After the brief interlude with a thru-hiker on the road to Max Patch I recounted earlier, I found the water source and a few other thru-hikers huddled around filling and filtering water. It was nice to chat with people for the first time today outside of the passing comments as we moved past each other on the trail. We were both genuinely amazed by each other. They were shocked I was running 40 miles in a single day (this section of trail usually takes most hikers 3 days +/-1 day), and I was in awe of there non-stop effort being out there day after day in all sorts of weather carrying their packs and continuing to move relentlessly forward. At this point on the trail, the thru-hikers have about 250 miles under the shoes with thousands of miles ahead of them before Maine.
For some reason I had some trouble getting the slider bar off the top of my water bladder. After much effort by both me and one of my water hole thru-hiking companions, I borrowed his multi-tool and with the help of the pliers was able to get it off. I’ve never had this happen before or after, but it was a little disconcerting in the moment.
Refilling my water was a necessary part of the adventure. There was no way I could carry enough water for the full 40 miles without refilling. However, refilling in the back country comes with risks that were new to me including water borne viruses, bacteria and parasites like Giardia and Cryptosporidium. You can basically do two things, filter the water or treat the water. I chose to treat the water with a chlorine based (as opposed to and iodine based) method so I didn’t have to carry the extra equipment needed to filter the water. However, these chemical purifiers need time to work. At least 30 minutes to kill common viruses and bacteria and the Giardia, however the product said it needs 4 hours to kill the Crypto. I still had 2 50mL soft flasks I hadn’t touched yet, that I figured I would use while the chemical purification did it’s job. However, this would be less than the required 4 hours. I had to take the risk. If I caught Crypto, it wouldn’t affect me today, but maybe a week later. Even as I write this several days after the run, I’m still nervous and watchful for diarrhea as the first warning sign of a parasitic infection. Keeping my fingers crossed for another week or so until I’m in the clear.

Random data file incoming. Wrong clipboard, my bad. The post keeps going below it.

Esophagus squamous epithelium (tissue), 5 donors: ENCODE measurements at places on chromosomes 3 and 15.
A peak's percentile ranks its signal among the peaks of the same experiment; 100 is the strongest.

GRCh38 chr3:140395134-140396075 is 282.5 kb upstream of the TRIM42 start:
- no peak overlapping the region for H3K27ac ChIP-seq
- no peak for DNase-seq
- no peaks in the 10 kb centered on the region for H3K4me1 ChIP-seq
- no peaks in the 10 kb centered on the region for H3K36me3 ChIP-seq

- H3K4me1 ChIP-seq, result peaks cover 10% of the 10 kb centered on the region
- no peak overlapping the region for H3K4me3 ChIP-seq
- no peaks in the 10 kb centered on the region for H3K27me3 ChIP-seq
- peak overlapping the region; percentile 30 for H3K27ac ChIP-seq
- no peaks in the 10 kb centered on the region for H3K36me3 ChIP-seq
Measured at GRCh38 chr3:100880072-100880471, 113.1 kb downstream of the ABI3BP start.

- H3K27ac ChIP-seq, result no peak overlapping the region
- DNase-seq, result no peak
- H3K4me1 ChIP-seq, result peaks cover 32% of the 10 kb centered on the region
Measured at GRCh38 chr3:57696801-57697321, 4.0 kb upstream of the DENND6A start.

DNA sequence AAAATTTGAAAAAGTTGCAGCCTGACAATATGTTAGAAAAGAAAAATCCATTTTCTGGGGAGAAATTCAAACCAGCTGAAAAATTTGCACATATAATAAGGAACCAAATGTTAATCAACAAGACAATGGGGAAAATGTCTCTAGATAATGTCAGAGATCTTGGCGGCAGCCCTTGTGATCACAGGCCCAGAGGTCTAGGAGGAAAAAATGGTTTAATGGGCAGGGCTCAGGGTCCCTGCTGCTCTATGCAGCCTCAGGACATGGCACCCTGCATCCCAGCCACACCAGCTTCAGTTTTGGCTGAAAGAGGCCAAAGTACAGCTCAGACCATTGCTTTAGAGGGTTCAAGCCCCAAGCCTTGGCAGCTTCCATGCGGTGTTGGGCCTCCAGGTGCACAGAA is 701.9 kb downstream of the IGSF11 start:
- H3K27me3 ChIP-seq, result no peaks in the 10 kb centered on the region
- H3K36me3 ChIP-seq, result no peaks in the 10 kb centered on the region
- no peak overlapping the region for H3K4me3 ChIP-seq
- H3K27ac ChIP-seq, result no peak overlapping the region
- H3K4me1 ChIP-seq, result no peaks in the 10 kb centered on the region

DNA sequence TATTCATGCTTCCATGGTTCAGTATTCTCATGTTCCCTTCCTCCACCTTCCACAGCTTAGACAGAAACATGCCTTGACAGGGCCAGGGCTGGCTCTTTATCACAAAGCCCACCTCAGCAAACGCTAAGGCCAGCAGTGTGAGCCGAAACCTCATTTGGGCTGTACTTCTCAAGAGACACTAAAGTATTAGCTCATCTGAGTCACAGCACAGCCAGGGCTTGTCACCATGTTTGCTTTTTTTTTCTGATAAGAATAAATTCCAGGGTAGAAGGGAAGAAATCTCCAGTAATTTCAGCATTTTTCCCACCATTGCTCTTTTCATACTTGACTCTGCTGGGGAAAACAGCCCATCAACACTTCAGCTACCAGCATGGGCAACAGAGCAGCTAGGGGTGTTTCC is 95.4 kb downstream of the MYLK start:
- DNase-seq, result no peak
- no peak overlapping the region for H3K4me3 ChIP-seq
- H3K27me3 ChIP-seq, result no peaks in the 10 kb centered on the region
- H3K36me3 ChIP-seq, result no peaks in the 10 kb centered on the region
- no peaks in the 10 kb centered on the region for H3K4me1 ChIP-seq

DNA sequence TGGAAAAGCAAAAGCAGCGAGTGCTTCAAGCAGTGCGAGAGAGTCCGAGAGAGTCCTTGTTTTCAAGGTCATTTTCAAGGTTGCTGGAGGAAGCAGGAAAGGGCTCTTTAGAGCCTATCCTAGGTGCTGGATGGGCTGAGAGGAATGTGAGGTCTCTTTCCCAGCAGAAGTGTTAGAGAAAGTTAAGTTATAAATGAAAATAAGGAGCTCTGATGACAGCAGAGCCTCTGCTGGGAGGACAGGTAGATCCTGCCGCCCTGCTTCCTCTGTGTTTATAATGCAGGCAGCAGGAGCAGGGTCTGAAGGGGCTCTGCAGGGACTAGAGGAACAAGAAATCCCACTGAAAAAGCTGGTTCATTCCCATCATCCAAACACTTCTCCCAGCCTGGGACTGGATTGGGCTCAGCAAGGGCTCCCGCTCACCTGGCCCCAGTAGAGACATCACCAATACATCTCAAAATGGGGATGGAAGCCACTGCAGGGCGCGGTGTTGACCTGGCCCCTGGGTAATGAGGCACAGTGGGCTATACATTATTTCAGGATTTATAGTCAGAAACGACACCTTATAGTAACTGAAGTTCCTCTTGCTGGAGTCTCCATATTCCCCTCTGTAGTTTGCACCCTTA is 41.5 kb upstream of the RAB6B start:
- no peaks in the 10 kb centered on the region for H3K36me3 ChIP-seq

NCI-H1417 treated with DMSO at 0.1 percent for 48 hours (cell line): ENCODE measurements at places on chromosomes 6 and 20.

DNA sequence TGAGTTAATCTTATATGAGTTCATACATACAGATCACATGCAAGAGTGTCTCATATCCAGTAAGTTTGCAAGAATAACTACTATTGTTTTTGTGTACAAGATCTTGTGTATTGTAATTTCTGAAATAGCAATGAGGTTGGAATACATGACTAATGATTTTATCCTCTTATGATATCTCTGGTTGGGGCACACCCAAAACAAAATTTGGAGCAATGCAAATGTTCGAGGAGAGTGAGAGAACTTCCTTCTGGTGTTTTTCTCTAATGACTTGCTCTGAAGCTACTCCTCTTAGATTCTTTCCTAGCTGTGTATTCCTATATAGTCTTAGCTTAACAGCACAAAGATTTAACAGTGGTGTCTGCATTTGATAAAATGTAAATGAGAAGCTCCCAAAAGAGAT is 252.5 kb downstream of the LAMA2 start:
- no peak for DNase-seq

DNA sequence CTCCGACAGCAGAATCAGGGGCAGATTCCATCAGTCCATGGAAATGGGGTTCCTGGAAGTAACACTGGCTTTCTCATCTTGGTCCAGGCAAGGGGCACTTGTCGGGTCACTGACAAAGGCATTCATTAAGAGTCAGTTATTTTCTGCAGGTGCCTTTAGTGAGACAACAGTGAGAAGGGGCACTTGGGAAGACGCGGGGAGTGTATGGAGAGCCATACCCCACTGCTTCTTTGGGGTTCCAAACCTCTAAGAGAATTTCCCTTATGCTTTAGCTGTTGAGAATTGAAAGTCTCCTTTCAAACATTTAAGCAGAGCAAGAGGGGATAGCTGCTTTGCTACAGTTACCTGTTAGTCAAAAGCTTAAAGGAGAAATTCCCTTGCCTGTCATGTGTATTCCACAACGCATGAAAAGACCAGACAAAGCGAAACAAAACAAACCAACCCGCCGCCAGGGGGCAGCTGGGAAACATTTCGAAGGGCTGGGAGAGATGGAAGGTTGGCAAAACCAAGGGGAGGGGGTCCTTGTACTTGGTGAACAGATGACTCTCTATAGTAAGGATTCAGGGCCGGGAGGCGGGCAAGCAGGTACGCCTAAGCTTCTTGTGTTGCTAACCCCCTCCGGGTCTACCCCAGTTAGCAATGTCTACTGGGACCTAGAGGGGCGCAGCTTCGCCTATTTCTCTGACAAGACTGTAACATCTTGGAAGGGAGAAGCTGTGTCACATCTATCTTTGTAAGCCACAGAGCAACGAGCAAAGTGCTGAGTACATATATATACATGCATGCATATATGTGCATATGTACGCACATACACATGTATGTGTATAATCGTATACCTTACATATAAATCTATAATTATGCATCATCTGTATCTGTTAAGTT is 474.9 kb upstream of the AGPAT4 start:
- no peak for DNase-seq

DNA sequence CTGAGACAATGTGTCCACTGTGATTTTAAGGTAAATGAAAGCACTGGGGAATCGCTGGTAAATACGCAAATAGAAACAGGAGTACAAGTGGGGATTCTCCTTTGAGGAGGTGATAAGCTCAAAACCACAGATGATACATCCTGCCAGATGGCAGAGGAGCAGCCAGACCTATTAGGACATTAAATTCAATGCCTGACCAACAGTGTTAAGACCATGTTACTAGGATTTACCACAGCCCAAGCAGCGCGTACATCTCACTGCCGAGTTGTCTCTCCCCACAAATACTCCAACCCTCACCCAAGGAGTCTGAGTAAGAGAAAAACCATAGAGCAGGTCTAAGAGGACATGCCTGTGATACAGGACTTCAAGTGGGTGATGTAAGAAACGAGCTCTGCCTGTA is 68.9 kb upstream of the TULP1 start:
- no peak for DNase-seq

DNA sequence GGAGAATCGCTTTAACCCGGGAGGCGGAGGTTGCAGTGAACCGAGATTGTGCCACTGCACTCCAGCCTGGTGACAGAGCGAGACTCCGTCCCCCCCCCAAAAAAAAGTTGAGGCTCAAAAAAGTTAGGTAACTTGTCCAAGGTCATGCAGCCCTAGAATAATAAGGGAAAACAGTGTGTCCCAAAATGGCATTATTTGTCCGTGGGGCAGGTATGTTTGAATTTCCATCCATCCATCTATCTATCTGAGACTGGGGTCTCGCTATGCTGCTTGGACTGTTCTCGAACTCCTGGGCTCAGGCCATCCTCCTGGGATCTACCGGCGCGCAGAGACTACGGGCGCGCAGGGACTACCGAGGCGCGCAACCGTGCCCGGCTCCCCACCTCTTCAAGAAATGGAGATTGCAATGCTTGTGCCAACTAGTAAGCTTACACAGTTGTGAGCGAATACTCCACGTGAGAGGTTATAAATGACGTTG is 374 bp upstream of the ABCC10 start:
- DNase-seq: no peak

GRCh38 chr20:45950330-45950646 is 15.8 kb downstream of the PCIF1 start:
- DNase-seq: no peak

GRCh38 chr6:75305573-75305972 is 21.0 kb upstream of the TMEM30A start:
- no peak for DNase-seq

After filling up with water, I said goodbye to my water hole companions and made the climb up to Max Patch for the 3rd time this week, however this time I was coming from the backside on the trail and not from the parking lot like the other two times. Once on the top again, I took a few moments to eat the rest of my sandwich and take in the views before heading down the other side of the peak.
Again, it was nice to be on the descent for a while instead of the relentless climbing. I made my way down and passed a few more hikers on the way. But here is where I made my first big mistake of the day.